I was born and raised in the Chicago area the daughter of ballroom dancers who met at the Aragon Theater. My father, who grew up speaking German in his home, church, and place of work, performed a dance demo for Fred Astaire when he was in town looking to purchase a new studio.
Although I was not a dancer like my parents, after college my husband and I made the Chicago area our permanent residence. Over the years, a lot of our pastime has involved working alongside amateur fossil collectors that would play significant roles in the discovery and documentation of the Mazon Creek Fossils in Illinois. As time has opened up during and after raising our four children, I have researched and written on various subjects: genealogy, spirituality, archaeology, climbing, sea kayaking, an American Canoe Association’s Cover-up, and the Deep Politics in Chicago .
My love for the outdoors and my ability to be able to spend more time in it, especially by sea kayak, has opened up a greater interest in the environment and archaeology for me and I look forward to documenting my travels where I am able to explore many untamed and unspoiled locations: Mississippi River, Coastal Maine, Georgia Coast, Sea of Cortez, Hawaii, Bermuda, and The Great Basin.
Our landscape not only contains a lot of undiscovered fossils, but Native American relics and art that continue to help us understand the past. Scientists and archaeologists are continuing to reexamine and discover new or previously ignored information today as we are able to protect cultural material before modern development destroys it. (Watertrails Reveal Rich Archaeological History in the Midwest )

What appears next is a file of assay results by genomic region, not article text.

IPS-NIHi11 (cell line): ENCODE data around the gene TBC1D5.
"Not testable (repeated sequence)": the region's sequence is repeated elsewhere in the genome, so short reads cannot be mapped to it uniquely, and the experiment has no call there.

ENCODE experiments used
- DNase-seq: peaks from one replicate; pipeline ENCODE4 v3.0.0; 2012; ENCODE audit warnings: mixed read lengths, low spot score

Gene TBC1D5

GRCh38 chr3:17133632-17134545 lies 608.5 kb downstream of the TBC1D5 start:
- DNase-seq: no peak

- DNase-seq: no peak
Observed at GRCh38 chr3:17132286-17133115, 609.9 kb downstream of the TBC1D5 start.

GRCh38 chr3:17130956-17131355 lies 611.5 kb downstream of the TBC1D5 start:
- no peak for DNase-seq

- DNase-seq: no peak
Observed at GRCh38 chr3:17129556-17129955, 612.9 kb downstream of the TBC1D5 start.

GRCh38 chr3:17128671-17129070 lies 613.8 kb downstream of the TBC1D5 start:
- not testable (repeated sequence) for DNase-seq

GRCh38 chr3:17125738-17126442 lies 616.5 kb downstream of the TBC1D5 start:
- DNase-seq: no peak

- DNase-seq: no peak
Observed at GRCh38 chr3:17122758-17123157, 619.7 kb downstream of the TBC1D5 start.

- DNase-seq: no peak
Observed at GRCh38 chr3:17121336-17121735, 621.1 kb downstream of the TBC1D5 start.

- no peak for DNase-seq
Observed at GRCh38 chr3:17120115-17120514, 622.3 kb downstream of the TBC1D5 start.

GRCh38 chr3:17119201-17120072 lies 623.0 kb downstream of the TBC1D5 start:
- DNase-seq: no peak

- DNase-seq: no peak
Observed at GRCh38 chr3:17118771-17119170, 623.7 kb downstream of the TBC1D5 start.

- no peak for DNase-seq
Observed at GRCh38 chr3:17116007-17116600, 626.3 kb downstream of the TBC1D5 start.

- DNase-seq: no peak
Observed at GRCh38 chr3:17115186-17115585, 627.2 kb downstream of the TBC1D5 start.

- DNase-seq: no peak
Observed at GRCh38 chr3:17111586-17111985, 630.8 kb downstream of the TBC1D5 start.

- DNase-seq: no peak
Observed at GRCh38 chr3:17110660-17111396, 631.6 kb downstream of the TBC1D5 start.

With new information we can become better stewards of our own resource. By 2020, the state of Maine hopes to produce thousands of megawatts of wind power from turbines on and off shore. The National Wildlife Refuge System hopes to monitor the flight and feeding habits of birds and bats to help with the placement of ocean energy projects. We don’t know whether the underwater acoustics of the turbines harm marine life or how fish and marine mammals might interact with the turbine’s rotors. Many marine species rely on the earth’s magnetic fields for migrating and searching for food and we don’t know yet if electromagnetic fields will repel or attract certain species. Wave, tidal, and hydrokinetic power devices, and the cables that bring electricity they generate to shore produce similar electromagnetic fields and there has not been a lot of research on whether or not marine life might be affected. Estimates of the value of tidal flats have been increasing as scientists understand more about the vital role that tidal flats play in sustaining urban areas as well as marine ecosystems.